warning: Creating default object from empty value in /home/dgabriner/ on line 34.

Sauteed Chicken, Served Two Ways

Chicken is such a basic meat to cook with, that sometimes I forget that even the simplest ways of cooking it taste delicious. In the past few nights, I've made the chicken twice the same way, but have changed the sauce and sides to make it a completely new meal. To make the chicken, put salt and pepper on boneless skinless breasts (or any other piece), and then coat them in flour. To fry them, heat up some butter on medium-high (I used 1.5 tablespoons for 2 chicken breasts) until it starts to get a bit brown. Add in an equal amount of olive oil, and then throw the chicken on.

Cooking and Social Media

I am just now beginning to immerse myself into the online wealth of information and community there is surrounding cooking. I have always seen and heard about these tools before, but have never quite gotten how to use them, or how they would apply to me. On the other side, I have always tried to search around on Google for information about cooking, and have always ended up at the same few places: cooking, Epicurious,, etc.

Savoy Style Omelette

To start my morning off right, I decided to make a nice breakfast from my new Talisman Italian Cookbook. Saw a dish in there for "Savoy Style Omelette", but was partially dyslexic and thought it said "Savory Style" (yum). Heres the recipe: 2 tablespoons butter 2 small potatoes, diced fine 4 eggs 1/4 teaspon salt 1/8 teaspon pepper 1 tablesppon milk 1 tablespoon grated Parmesan cheese Melt butter in frying pan, add potatoes and brown. Beat eggs lightly, add salt, pepper, milk and cheese and add to potatoes. Cook over moderate fire 12 minutes on each side and serve.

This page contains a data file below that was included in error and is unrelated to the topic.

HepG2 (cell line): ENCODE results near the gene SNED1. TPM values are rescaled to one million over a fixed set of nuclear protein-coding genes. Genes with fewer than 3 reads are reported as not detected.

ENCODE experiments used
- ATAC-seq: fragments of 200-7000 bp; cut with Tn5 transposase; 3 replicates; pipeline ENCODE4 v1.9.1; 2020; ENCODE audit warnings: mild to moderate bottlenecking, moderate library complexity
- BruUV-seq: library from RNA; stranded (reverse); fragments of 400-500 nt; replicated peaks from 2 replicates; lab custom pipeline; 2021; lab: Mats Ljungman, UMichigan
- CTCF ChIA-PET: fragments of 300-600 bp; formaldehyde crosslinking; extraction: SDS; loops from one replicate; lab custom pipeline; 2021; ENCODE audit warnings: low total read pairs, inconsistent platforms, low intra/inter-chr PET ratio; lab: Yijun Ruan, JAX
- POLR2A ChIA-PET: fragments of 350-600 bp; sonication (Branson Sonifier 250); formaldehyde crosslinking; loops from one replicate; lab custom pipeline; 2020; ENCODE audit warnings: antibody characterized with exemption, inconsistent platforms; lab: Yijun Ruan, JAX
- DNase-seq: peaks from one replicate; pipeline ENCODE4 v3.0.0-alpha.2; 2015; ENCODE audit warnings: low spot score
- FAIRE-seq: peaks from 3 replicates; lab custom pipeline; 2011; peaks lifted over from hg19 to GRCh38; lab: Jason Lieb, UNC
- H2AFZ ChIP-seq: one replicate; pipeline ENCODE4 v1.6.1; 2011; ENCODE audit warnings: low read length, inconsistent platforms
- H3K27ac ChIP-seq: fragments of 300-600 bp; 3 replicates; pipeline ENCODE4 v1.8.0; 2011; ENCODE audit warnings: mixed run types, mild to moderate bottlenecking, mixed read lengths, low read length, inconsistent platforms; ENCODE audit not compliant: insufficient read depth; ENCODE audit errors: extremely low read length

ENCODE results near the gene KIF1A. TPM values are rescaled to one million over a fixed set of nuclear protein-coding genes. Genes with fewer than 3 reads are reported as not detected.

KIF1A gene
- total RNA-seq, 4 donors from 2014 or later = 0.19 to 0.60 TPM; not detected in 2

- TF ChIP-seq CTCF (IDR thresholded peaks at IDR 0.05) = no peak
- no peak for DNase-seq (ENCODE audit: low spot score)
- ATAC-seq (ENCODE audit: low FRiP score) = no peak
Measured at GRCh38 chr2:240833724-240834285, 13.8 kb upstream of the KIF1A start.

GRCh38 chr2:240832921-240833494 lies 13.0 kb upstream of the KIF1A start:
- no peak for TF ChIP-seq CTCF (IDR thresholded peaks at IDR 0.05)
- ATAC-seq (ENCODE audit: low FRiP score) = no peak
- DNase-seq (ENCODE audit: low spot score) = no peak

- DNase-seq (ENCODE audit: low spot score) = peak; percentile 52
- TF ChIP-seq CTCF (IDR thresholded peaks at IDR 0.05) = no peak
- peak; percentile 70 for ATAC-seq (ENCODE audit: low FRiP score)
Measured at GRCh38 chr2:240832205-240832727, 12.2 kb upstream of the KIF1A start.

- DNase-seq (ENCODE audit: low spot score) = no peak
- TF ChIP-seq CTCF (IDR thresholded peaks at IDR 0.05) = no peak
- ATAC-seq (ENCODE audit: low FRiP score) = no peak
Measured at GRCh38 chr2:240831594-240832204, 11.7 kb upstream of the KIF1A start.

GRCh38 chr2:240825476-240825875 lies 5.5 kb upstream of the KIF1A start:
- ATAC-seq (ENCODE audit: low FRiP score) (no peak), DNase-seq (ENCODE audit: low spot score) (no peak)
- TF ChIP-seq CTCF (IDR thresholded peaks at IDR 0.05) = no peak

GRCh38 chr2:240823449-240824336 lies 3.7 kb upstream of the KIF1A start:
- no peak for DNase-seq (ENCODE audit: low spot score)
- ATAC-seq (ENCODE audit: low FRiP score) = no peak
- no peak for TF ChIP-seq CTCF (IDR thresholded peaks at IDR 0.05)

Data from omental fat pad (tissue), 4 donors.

The Talisman Italian Cookbook

My brother just lent me "The Talisman Italian Cookbook" by Ana Boni, and it is great. Â Described in the front cover as "It is to Italians what Joy of Cooking is to Americans", it seems like a pretty critical book for me (Joy of Cooking is my favorite book). The book is broken up into sections, Antipasto, Soups, Eggs, etc., but there is no discussion or storytelling; it is pure recipes. Â The first recipe in there looks good, so I'm already into it. I already have everything I need, other than the artichokes.

Pork Tenderloin

Pork tenderloin is one of the best cuts from the pig, and unlike pork shoulder, you can cook it extremely quickly. Last time I cooked it, I cut it into 1/2 inch medalions, salted and peppered them, and fried them in butter over medium-high heat for only 2-3 minutes each side. After taking them out of the pan I made a pan gravy by adding some rosemary and shallots and turning down the heat. After a minute or two, I added some homemade chicken stock and orange zest, and let it simmer on low. Finally, I made a roux in a seperate pan, and added the stock mixture into it to cook a few more
Syndicate content